Employees often incur business expenses such as travel, business use of their homes, telephone, meals and auto expenses, in the course of their job. Some or all of these expenses may be reimbursed by their employers. There are strict tax rules concerning what qualifies as a legitimate reimbursement and what is considered additional compensation. Under the tax rules the distinguishing factor between additional compensation and a true expense reimbursement is whether reimbursements are made in accordance with an Accountable Plan.

Expenses, other than most meals and entertainment expenses, reimbursed under an Accountable Plan are tax deductible to the employer but not taxable to the recipient. As is generally the case, meals and entertainment are subject to 50% deductibility limit.

To be considered an Accountable Plan, an organization’s reimbursement arrangement must meet the three requirements as mandated by the Internal Revenue Code and the IRS regulations:

  • Amounts reimbursed must have a business connection.
  • The reimbursed expenses must be properly substantiated.
  • Any amounts paid under the reimbursement arrange, which are in excess of the actual expenses incurred must be returned to the employer within a reasonable time.

Business Connection of Expenses:  When an employer reimburses and employee for expenses that are otherwise deductible business expenses, that are incurred by the employee during the performance of services. Such expenses may include travel, lodging and meal expenses while away overnight on business.

The deduction for meals and entertainment is generally limited to 50% of the amount paid. The limitation does not apply to expenses incurred by an employee in connection with the performance of services for an employer under a reimbursement arrangement in which the expense is not treated as compensation.  However, the 50% limitation of deduction to applies to the employer.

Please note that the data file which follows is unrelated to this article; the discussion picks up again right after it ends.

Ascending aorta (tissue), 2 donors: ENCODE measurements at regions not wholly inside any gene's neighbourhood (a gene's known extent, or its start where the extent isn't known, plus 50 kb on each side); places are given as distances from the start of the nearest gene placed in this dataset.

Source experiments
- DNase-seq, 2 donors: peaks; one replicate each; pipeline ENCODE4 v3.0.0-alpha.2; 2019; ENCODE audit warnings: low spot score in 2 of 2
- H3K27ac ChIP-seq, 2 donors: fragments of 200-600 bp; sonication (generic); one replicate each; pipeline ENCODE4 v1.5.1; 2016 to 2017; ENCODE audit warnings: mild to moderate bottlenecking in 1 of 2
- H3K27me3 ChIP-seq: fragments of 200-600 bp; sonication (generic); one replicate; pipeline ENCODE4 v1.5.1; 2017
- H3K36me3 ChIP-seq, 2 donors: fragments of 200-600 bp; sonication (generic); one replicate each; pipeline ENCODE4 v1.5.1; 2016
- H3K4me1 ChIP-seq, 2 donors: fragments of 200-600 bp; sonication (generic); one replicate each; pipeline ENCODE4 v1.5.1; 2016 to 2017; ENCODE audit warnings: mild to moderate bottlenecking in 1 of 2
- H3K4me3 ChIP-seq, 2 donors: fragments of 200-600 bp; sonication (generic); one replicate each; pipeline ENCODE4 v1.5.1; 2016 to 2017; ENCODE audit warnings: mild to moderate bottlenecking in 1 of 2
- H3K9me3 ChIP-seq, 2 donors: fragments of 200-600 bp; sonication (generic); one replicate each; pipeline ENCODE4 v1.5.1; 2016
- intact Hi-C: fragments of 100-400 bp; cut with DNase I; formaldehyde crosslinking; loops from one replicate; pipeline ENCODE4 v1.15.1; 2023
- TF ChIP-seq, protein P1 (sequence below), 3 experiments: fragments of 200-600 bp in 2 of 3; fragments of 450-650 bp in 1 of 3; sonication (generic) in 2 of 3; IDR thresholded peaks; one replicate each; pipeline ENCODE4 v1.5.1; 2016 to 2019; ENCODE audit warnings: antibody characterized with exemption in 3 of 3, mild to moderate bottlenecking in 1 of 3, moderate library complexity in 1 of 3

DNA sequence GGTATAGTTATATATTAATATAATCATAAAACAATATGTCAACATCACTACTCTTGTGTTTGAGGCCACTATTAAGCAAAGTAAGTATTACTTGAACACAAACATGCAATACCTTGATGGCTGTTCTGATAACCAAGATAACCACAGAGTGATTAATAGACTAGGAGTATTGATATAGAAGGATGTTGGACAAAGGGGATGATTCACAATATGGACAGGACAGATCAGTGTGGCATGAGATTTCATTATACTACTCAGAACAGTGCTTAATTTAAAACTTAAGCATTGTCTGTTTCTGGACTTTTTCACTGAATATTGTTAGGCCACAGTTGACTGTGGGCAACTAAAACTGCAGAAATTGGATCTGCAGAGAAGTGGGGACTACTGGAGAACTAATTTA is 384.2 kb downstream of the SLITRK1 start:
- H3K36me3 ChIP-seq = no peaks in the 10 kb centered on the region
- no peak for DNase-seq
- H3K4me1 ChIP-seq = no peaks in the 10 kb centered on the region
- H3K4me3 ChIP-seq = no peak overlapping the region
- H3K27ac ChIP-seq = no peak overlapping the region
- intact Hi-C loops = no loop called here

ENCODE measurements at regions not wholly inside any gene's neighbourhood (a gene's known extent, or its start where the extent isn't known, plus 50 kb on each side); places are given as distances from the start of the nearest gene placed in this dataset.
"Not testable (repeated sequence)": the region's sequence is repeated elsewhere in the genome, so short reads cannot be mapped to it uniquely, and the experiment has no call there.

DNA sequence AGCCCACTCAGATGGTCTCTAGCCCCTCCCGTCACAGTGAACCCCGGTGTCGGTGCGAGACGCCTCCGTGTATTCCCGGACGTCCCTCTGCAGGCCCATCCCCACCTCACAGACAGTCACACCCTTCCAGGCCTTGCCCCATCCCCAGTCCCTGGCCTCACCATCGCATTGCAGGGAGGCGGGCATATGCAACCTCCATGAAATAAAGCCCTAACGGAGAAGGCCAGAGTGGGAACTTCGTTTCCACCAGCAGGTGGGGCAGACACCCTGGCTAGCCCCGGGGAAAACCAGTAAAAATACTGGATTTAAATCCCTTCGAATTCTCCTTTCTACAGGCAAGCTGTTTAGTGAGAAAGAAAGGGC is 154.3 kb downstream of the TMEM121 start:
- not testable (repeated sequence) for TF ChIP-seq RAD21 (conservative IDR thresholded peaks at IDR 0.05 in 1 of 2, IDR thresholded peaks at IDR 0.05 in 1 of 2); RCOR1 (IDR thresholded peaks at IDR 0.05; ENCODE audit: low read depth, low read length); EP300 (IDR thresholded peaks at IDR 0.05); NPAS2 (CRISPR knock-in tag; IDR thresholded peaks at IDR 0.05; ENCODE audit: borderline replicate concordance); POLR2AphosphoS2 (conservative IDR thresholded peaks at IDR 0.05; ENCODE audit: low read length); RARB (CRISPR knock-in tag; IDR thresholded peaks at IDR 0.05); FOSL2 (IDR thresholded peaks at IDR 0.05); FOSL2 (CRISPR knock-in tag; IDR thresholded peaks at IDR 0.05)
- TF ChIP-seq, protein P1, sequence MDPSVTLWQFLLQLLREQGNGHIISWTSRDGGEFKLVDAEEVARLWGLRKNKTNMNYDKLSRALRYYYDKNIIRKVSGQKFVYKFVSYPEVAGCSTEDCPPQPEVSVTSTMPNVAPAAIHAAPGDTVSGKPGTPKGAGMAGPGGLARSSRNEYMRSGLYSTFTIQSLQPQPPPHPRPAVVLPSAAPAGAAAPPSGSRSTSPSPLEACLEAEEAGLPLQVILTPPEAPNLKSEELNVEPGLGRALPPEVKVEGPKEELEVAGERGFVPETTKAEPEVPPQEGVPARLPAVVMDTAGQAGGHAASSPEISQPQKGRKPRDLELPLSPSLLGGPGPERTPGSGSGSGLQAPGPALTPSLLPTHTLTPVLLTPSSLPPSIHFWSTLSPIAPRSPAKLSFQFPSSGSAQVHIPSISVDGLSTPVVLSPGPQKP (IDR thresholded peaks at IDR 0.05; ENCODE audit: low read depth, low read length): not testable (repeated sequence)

Proper Substantiation:  Expenses reimbursed under an Accountable Plan must be substantiated with adequate records within a reasonable time.  Adequate substantiation must address the following elements:

  1. the amount paid
  2. the date paid
  3. description of item/service purchased or place traveled
  4. the essential character of the expense
  5. for meals entertainment and gift expenses, the titles and other designation of recipients that shows their business relationship to the organization and,
  6. For meals, proof that an officer or employee was present at the meal.

      To satisfy the adequate record requirement for proper substantiation, the following must be kept (i) an expense diary or log, trip sheet statement of expense or similar record, with entries recorded at or near the time of expenditure and, (ii) documentary evidence, such as receipts or paid bills, which in combination are sufficient to establish each element of the expenditure.

Nevertheless, in certain instances receipts are not required.  This includes travel and car expenses calculated using the establish federal rates, reimbursements for expenses other than lodging, for an amount of less than $75, or reimbursement for transportation expenses  that are not readily available, such as tolls and cab fare.

Returning Amounts in Excess of Expenses: Amounts paid to employees in excess of actual expenses must be returned to the employer within a reasonable time period.  The determination of a reasonable time period is dependent on the facts and circumstances. However, the regulation provide two safe harbors (1) the fixed date method, which lays out a 30 day, 60 day and 120 day limit in connection with issuance of advances to employees, substantiation of expense and return of excess reimbursement respectively and (2) the periodic statement method, under which employees are provided periodic statements of an excess advances or unsubstantiated amounts. Periodic statements must be issued at least quarterly and employees must comply with the request therein within 120 days.

We encourage small businesses to implement Accountable Plans, which allows employee owners to recover the costs of certain mixed use items such as home office use, mileage, cell phones, internet, and meals.  Accountable plan is relatively simple, reduces the taxable income to the business entity, thereby reducing the taxes paid, with no impact on the employee owner’s income- a rare win-win scenario, compliments of the IRS!  

If you need help to establish an Accountable Plan please feel free to contact us. We will help you draft the documents including the associated Corporate Minutes. 

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